Much has been said and written about the disposal of waste water from fracking in recent weeks. I want to take this opportunity to congratulate those residents of Colchester North, along the shore and beyond for their excellent presentations before the Committee of Council. It was obvious that the presenters were well informed, well educated on the topic and passionate with their message. Presentations were well written and well presented.
Presenters spoke to the importance of protecting both commercial and sport fishing, agriculture lands, recreation spaces and our own personal property. A great sense of pride filled the room at the Legion in Debert and I commend all residents for their tenacity and their leadership.
As a result of the hearings, County Council has reversed the decision made by their former Director of Public Works to allow treated waste water from fracking to be discharged through their treatment facility and into the Chiganois River. We must not forget the levels of government involved and decisions made that got us to this point and we must ensure that all of those levels of government work toward protecting our precious natural resources – our land and our water – for our generation and for future generations.
Government responsibilities include:
Transport Canada (Federal) and the Department of Transportation & Infrastructure Renewal (Provincial) regulate the transport of goods in and out of the province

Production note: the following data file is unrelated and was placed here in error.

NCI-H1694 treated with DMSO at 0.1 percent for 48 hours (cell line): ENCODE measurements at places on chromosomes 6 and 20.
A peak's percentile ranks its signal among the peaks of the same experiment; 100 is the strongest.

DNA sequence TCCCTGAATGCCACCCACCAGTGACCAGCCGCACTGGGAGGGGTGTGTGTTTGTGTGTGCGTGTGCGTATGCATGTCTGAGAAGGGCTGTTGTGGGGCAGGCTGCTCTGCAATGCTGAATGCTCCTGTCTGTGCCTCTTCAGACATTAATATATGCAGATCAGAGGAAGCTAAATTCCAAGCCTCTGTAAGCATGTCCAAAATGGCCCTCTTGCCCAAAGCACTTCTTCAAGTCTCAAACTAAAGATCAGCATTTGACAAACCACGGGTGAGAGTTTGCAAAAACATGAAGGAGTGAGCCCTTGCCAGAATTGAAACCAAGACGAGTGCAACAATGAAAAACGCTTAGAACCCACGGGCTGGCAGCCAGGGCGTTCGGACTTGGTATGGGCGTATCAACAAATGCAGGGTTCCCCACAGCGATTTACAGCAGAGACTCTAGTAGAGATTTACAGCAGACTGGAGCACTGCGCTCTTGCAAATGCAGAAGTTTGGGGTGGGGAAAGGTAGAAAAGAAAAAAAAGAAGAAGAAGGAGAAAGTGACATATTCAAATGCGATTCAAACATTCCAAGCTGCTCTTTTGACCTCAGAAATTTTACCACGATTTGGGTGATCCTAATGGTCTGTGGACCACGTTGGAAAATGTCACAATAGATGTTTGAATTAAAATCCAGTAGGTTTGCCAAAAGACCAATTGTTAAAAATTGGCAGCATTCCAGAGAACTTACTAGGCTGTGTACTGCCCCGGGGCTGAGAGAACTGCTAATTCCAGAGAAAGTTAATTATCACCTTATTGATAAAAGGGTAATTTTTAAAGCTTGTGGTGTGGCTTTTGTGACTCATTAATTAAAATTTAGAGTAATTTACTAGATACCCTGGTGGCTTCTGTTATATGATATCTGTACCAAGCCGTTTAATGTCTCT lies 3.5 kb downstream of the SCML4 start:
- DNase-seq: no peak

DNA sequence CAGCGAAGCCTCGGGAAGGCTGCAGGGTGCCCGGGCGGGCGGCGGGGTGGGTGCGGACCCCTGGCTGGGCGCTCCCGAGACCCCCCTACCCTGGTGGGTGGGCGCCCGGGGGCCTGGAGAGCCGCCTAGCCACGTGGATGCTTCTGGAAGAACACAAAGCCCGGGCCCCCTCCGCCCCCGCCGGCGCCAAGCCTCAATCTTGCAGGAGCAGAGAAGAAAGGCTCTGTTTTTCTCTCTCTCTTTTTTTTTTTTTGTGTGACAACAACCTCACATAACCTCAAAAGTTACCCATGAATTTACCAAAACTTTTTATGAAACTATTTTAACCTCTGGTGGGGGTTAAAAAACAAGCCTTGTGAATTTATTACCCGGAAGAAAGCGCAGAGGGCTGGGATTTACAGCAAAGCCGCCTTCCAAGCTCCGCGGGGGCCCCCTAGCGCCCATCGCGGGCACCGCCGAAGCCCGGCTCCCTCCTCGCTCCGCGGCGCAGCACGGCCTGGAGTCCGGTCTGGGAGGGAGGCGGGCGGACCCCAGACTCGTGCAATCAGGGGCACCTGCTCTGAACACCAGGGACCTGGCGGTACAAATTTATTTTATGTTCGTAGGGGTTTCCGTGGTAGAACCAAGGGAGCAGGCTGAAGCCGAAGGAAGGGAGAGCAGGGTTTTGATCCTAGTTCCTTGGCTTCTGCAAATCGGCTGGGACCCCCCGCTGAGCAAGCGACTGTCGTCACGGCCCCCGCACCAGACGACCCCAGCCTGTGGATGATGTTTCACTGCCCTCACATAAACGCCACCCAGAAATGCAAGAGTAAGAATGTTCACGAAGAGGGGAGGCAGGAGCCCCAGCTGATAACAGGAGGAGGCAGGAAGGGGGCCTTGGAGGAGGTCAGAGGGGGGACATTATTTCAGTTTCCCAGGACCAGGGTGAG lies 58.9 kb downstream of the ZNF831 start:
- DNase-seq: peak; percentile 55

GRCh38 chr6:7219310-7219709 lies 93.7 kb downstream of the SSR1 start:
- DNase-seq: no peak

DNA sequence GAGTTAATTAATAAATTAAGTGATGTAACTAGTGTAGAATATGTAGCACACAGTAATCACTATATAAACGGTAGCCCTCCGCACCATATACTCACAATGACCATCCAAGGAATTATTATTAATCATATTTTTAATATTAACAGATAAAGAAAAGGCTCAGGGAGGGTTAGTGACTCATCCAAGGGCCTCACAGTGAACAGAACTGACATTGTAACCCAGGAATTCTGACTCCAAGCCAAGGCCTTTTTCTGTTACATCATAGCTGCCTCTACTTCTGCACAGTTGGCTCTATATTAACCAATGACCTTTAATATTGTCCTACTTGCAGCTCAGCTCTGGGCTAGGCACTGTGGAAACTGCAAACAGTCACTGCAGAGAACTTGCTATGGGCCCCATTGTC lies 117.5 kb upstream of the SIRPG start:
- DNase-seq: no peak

Department of Environment (Provincial) establishes legislation and regulations for the issue of permits for fracking and the treatment of waste water from fracking
Municipality establishes bylaws that speak to the disposal of treated waste water through their systems.
Someone at Transport Canada and/or Department of Transportation gave permission for the waste water to be transported to Debert. Someone at the Department of Environment issued a permit for AIS to use a new technology as part of a pilot project to treat the waste water. Someone at the Municipality gave permission for it to be disposed of through their water treatment system. All of those decisions came together in the “perfect storm”.
It was the residents and presenters who stepped up to the plate and forced change. We must now continue to ask government to establish legislation and regulations around the process of hydraulic fracturing so that this “perfect storm” is never allowed to repeat itself.
It is my understanding that AIS was working within the current regulations and bylaws and had been issued the necessary permits to receive, treat and dispose of fracking waste water. They too have learned lessons from this most recent experience.
Our environment must be protected. It should be our collected commitment to work towards a common goal and to work with those who are responsible for the legislation and regulations designed to provide that protection. I am very proud of those people who stood for what is right.